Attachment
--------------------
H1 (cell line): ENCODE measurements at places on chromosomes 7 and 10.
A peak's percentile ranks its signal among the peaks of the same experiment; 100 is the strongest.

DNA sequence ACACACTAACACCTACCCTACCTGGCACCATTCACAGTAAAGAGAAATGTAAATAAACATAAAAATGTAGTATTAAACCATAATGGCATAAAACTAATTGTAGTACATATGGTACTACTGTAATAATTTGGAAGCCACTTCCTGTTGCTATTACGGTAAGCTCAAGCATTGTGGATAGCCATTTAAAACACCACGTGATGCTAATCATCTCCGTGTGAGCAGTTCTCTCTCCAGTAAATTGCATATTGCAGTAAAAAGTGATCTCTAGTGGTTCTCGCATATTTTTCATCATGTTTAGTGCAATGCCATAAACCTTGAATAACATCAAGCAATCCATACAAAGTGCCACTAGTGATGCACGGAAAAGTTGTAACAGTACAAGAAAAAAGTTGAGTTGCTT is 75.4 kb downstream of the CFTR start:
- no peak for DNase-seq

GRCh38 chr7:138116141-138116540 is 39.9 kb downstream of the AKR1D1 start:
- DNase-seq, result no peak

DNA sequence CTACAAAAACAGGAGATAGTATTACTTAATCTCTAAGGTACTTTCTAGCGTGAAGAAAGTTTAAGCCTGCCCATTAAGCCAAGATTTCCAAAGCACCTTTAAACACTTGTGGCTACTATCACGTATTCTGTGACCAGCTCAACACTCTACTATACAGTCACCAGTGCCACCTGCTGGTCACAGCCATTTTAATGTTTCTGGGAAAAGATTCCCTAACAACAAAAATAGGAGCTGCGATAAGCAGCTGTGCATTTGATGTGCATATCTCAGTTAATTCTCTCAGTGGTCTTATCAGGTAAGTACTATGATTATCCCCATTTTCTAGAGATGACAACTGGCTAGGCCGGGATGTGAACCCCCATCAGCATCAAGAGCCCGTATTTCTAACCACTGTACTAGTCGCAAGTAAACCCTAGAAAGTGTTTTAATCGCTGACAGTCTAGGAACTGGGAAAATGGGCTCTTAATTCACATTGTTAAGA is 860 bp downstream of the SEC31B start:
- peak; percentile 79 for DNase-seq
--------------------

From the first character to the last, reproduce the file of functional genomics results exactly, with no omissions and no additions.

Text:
H1 (cell line): ENCODE measurements at places on chromosomes 7 and 10.
A peak's percentile ranks its signal among the peaks of the same experiment; 100 is the strongest.

DNA sequence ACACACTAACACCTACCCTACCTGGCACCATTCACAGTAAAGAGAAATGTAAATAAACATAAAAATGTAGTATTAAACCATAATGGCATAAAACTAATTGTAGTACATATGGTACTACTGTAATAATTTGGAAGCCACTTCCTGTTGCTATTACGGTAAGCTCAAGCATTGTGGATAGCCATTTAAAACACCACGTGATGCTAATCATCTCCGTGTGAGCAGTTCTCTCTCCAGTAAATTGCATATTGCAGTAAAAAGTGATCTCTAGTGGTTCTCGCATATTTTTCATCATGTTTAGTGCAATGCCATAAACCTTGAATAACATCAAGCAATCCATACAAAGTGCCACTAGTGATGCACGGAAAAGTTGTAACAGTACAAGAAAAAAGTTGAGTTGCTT is 75.4 kb downstream of the CFTR start:
- no peak for DNase-seq

GRCh38 chr7:138116141-138116540 is 39.9 kb downstream of the AKR1D1 start:
- DNase-seq, result no peak

DNA sequence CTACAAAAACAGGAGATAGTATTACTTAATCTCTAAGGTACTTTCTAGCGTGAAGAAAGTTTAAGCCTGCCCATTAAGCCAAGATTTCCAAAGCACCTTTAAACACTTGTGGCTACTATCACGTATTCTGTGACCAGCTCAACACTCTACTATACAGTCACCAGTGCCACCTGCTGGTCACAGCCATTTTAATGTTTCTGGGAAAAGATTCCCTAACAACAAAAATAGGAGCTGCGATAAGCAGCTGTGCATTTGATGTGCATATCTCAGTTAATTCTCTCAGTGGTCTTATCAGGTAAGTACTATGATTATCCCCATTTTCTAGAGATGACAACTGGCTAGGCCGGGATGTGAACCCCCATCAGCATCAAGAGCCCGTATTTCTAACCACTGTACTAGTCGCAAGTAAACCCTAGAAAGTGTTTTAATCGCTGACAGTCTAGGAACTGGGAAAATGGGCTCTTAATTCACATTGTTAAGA is 860 bp downstream of the SEC31B start:
- peak; percentile 79 for DNase-seq